“There’s really no real reason for a conditional usage process,” Norris said. “There simply weren’t any adverse impacts identified that weren’t accounted for by the standards in our code.”

Planning commission members tabled the latest revision of the ordinance last February, he noted, after years of watching their agendas fill with ADU motions.

So the newly proposed rules would result in annexes being able to be used on six types of residential lots previously intended, including lots scattered throughout the outskirts of town and single-family homes with larger lots in Sugar House, Central City, the Avenues, Capitol Hill and elsewhere.

Additions would also be permitted in non-residential and commercial areas that are not used for production. This includes properties in the city center, those near local transport stations and properties on which semi-detached houses or larger multi-family houses are already permitted.

The new approach would also be more permissive about the size, height and mass of remote ADUs. It would facilitate the necessary setbacks from adjacent courtyards and would include provisions intended to enable nearby alleys with pedestrian walkways and outdoor lighting.

ADUs can be bigger, taller and in more places

In residential areas, the design rules state that an ADU could be 17 feet tall, or up to 24 feet with additional setbacks, but a unit’s height would no longer be limited by the height of the primary residence.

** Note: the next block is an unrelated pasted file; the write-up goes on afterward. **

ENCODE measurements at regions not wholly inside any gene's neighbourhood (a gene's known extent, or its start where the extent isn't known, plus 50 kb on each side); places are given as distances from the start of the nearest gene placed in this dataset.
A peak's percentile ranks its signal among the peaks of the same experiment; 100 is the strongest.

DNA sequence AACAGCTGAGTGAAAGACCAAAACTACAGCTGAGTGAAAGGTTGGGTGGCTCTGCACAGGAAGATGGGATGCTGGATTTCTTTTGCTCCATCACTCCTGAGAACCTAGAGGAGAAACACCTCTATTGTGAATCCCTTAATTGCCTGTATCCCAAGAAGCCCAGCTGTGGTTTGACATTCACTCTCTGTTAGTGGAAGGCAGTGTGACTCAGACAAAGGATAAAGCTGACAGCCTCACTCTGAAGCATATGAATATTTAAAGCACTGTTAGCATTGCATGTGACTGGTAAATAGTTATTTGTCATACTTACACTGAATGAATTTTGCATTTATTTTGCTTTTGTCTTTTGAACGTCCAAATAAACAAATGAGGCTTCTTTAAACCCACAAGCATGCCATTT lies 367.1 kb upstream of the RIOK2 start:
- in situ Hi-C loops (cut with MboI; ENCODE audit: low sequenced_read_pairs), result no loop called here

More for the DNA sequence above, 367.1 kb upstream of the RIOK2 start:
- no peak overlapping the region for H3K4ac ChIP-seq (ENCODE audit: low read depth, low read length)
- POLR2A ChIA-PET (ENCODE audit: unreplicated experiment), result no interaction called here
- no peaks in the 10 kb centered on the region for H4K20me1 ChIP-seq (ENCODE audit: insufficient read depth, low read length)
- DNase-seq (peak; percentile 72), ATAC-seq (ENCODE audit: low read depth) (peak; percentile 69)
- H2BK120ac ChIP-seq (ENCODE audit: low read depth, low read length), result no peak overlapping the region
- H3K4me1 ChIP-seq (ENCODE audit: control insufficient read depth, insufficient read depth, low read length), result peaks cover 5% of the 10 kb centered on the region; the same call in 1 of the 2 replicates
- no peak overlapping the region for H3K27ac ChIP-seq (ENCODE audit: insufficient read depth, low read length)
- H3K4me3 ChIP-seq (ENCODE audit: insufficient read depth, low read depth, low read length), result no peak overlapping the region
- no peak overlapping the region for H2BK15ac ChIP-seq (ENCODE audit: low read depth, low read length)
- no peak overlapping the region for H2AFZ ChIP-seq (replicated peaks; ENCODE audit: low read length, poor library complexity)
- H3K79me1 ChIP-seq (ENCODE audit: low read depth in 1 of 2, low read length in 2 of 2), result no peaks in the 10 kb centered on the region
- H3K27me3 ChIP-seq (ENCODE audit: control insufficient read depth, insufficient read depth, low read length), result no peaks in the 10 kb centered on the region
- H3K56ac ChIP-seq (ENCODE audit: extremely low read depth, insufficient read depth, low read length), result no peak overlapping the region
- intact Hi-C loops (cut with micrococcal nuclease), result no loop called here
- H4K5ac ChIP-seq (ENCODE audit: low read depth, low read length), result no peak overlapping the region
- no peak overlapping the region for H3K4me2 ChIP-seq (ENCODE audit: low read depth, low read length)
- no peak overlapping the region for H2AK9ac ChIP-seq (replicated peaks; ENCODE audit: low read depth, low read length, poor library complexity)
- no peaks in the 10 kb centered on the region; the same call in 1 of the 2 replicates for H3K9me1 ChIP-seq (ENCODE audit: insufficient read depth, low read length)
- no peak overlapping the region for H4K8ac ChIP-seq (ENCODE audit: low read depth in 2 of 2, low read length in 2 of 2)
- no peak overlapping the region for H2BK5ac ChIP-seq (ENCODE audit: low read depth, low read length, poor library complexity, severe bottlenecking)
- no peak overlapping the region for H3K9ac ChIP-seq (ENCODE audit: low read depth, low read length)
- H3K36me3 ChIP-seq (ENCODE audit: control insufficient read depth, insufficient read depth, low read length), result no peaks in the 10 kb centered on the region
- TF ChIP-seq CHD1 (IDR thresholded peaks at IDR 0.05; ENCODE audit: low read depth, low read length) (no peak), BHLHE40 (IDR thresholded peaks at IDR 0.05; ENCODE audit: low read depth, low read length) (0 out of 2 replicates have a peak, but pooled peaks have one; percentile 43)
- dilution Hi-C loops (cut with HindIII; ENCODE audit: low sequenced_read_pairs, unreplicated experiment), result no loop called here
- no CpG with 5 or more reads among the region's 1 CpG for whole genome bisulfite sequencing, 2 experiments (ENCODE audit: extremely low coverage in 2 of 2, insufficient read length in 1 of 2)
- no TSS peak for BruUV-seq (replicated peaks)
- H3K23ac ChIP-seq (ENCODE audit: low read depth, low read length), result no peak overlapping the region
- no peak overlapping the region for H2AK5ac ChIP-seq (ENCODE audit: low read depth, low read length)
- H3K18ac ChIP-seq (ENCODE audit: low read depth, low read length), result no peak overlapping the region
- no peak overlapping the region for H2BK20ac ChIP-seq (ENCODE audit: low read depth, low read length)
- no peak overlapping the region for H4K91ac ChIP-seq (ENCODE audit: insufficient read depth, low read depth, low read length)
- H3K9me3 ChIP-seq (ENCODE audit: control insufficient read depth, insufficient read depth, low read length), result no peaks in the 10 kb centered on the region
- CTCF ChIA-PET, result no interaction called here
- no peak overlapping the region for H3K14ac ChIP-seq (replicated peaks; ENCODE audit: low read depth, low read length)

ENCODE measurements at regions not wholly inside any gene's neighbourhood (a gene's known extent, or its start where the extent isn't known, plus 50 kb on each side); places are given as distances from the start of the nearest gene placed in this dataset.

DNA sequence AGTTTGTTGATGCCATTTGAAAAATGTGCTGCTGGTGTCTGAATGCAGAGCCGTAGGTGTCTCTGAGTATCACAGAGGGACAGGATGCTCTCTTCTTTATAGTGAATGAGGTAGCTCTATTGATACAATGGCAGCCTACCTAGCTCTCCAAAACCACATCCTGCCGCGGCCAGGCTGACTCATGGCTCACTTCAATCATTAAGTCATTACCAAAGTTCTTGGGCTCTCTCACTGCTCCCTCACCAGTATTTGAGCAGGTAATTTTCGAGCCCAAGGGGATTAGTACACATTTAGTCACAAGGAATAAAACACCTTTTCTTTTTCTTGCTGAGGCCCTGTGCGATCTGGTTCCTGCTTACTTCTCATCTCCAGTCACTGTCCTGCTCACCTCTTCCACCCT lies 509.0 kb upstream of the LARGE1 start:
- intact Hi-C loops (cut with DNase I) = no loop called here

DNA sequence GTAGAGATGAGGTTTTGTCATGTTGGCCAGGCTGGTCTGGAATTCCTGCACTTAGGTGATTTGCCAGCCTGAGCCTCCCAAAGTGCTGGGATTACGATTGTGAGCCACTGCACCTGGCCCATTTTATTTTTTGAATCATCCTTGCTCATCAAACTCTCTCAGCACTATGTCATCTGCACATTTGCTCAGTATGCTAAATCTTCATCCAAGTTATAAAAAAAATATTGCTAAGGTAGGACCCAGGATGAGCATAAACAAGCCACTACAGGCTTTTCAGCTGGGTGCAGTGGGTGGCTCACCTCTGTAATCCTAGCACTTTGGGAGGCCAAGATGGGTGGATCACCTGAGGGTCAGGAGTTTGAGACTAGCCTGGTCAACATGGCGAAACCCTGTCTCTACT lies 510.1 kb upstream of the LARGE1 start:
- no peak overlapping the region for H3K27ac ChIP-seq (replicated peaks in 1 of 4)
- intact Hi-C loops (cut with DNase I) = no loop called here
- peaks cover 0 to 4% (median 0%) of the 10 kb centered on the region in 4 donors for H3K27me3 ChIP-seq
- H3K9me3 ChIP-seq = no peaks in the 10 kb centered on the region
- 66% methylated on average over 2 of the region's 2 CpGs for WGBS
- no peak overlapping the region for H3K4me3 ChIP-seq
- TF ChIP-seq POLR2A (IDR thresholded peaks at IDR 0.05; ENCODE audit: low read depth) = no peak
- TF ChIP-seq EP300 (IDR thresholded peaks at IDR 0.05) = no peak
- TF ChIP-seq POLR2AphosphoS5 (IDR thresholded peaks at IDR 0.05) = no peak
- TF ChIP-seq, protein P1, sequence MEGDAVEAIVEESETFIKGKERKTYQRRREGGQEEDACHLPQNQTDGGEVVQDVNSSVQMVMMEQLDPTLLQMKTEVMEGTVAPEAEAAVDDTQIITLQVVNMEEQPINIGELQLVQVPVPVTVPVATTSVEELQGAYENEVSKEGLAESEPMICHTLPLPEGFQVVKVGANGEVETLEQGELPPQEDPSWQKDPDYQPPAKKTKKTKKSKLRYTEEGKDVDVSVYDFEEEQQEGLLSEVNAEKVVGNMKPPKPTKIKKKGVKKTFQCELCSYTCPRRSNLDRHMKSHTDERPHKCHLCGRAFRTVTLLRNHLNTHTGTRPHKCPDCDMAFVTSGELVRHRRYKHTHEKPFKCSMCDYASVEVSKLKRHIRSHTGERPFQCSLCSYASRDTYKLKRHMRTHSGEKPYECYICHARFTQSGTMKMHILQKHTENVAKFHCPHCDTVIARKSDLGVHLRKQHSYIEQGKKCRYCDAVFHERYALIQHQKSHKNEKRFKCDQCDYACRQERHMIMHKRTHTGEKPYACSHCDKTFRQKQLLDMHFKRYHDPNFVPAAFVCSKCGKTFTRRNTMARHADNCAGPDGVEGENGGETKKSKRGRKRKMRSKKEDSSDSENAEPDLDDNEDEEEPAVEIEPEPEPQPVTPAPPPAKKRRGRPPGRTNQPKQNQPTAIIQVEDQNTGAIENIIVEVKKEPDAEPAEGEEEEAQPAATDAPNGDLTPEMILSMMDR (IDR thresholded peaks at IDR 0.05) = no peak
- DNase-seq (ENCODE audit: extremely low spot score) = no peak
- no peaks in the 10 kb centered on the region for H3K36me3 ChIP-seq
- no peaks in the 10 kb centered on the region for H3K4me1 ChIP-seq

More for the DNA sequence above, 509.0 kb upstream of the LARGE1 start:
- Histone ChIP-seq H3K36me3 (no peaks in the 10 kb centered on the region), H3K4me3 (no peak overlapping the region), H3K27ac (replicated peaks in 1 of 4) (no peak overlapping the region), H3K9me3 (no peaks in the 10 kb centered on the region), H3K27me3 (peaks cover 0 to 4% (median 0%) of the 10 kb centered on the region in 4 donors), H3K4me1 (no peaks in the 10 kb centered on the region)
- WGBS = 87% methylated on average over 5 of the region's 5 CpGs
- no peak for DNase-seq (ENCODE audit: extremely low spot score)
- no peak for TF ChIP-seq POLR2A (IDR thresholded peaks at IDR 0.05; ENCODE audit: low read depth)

ADUs could be as large as 1,000 square feet, although that limit can slide up to 1,200 square feet on residential lots that span 12,000 square feet and those that are in non-residential zones. Planning commissioners proposed increasing the maximum ADU size in September from 720 square feet to 1,000 square feet – hoping, they said, to make building family-sized units more viable.

But councilor Dan Dugan, whose district includes many East Bank neighborhoods, said he wasn’t in favor of allowing ADUs that large, while fellow councilor Alejandro Puy, who represents the Glendale, Poplar Grove and Fairpark areas on the West Side, disagreed that “had no qualms with it.” to go this size or higher”.

(Trent Nelson | The Salt Lake Tribune) Two homes at The Pines in Midvale as seen in December 2021. The small Ivory Homes development includes prefabricated accessory residential units (ADUs) in each of the homes.

Dugan also expressed concern about the relaxation of off-street parking rules in some older neighborhoods, where homes are often built on smaller streets and lack driveways and garages, making them vulnerable to bottlenecks when parking is difficult.

“We cause more problems than good,” Dugan said, “by not requiring off-street parking.”

While the proposed regulation requires one off-street parking space per ADU, it makes many exceptions even when on-street parking is available in front of the property or when it is within a quarter mile or half mile of a transit stop from a designated bike lane.